Tuesday, December 13, 2011

2010 ACS ChemCensus: Industrial salary quintiles, inequality

Among the interesting tidbits that the ChemCensus brings is the full-time industrial chemist salary quintiles. I'll just let you sit and read that table. For my industrial readers, of course, there will be the natural tendency to look at how your salary compares to that of your fellow chemists.

But what I'm most interested in is the change over time of the top, median and bottom salaries between the 2010 ChemCensus and the 2005 ChemCensus. With that in mind, I've prepared a Google document that indicates the change between the 90th, 50th and 10th percentiles in the last 5 years for B.S., M.S. and Ph.D. chemists that are 20-24 years after their bachelor's degree. That amount of experience was basically chosen at random -- readers can disagree about the variables that introduces or excludes.
It appears to me that, over the past 5 years, the 90th percentile of chemist salaries is pulling away from the 10th percentile of chemists. The fall in the 10th percentile of chemist salaries is perhaps shocking.

I note that 1) I don't know if my calculations are correct, 2) if correct, what it means and what should be done (if anything?) about it. I find it fascinating that the median salaries have actually increased healthily (noting, of course, that the 90th percentile is doing even better, with the exception of M.S. chemists. Huh?) I think I need more data.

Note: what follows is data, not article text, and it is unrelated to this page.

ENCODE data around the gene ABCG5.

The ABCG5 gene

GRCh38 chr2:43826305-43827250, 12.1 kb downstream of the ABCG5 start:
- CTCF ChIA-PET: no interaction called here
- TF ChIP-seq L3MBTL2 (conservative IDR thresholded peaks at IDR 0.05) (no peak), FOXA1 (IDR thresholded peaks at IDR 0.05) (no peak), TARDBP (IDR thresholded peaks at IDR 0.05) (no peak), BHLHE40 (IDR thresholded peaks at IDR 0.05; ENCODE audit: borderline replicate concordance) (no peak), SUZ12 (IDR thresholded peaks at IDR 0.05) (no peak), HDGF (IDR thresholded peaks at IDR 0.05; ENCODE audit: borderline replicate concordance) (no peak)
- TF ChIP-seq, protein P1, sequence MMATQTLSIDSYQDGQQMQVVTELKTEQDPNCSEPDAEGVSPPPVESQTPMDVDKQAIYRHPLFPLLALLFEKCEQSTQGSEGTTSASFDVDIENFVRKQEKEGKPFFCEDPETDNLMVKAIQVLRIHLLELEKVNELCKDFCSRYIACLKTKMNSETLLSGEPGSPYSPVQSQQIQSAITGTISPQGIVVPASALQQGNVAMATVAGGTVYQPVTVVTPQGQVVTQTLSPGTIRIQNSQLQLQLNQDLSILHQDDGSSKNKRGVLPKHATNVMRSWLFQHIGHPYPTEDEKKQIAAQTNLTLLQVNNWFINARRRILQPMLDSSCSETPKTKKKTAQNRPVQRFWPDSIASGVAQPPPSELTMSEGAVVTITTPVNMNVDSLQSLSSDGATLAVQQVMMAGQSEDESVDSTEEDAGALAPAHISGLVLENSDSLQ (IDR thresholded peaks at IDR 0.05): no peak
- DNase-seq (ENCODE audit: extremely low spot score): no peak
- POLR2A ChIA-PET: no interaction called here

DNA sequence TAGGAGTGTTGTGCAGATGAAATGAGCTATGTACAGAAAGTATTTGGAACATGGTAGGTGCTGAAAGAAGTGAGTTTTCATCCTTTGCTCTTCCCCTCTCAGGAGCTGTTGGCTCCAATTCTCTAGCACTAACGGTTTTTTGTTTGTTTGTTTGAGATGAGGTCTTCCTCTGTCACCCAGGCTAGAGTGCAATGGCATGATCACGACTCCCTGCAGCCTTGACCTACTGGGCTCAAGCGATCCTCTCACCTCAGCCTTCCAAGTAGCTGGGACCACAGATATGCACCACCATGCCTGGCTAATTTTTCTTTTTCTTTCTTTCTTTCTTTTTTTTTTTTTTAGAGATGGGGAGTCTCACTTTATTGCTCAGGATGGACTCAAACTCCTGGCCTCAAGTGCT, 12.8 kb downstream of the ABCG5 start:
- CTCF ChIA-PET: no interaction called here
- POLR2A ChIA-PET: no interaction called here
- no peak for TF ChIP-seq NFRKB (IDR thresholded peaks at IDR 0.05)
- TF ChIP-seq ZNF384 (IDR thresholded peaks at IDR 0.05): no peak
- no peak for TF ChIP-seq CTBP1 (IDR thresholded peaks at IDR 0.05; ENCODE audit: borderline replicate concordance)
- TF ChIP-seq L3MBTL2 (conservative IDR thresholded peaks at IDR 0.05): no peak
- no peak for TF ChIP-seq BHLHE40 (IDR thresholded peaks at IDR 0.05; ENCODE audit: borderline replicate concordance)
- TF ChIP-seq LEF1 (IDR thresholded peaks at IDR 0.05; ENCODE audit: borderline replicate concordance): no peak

Readers, what do you think? 


  1. What sticks out for me is the 10% BS at 25-29yrs which just fell off a cliff. Maybe that's factoring in unemployment?

    Otherwise growing bimodal distribution, superstar recruiting, outsourcing of low-tier work.... sounds 'normal.' As someone who's been in a low tier for a long time not a great feeling. (Thanks to taking time off and going back to school, i'm always below/behind my 'contemporaries.')

  2. Thinking about it, it makes some sense. Some of the job postings you've featured show that some employers are trying to get chemists on the cheap.

  3. If you have talents in demand then you are doing pretty well, if you don't then you are a prime target for taking a pay cut or losing the job entirely overseas. Not really surprising since that is what has been happening to the whole country's economy for a while now.

  4. Was inflation also a factor taken into account in the 2005-2010 conclusions?

  5. Wow, I knew I was badly paid (I believe I'm in the 5-9 years after BS with MS category), but I didn't realize I was in the bottom 10%. Clearly it's time to seriously start looking for a new job and being a bit more aggressive in salary requests.